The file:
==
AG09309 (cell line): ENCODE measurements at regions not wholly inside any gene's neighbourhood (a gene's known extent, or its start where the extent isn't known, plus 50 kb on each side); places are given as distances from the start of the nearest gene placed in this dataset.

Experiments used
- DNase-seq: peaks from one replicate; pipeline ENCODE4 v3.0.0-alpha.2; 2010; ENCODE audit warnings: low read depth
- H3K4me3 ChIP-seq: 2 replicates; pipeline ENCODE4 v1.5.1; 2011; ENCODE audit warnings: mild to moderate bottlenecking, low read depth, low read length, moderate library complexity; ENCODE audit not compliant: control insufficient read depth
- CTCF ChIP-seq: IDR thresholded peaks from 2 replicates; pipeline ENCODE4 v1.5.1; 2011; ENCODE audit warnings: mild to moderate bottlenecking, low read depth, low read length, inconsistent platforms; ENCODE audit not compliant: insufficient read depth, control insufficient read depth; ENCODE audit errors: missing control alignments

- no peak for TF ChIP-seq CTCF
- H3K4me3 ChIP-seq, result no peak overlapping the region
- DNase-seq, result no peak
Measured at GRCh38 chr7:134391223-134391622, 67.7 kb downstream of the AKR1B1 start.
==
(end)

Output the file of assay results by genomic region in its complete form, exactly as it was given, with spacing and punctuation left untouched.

AG09309 (cell line): ENCODE measurements at regions not wholly inside any gene's neighbourhood (a gene's known extent, or its start where the extent isn't known, plus 50 kb on each side); places are given as distances from the start of the nearest gene placed in this dataset.

Experiments used
- DNase-seq: peaks from one replicate; pipeline ENCODE4 v3.0.0-alpha.2; 2010; ENCODE audit warnings: low read depth
- H3K4me3 ChIP-seq: 2 replicates; pipeline ENCODE4 v1.5.1; 2011; ENCODE audit warnings: mild to moderate bottlenecking, low read depth, low read length, moderate library complexity; ENCODE audit not compliant: control insufficient read depth
- CTCF ChIP-seq: IDR thresholded peaks from 2 replicates; pipeline ENCODE4 v1.5.1; 2011; ENCODE audit warnings: mild to moderate bottlenecking, low read depth, low read length, inconsistent platforms; ENCODE audit not compliant: insufficient read depth, control insufficient read depth; ENCODE audit errors: missing control alignments

- no peak for TF ChIP-seq CTCF
- H3K4me3 ChIP-seq, result no peak overlapping the region
- DNase-seq, result no peak
Measured at GRCh38 chr7:134391223-134391622, 67.7 kb downstream of the AKR1B1 start.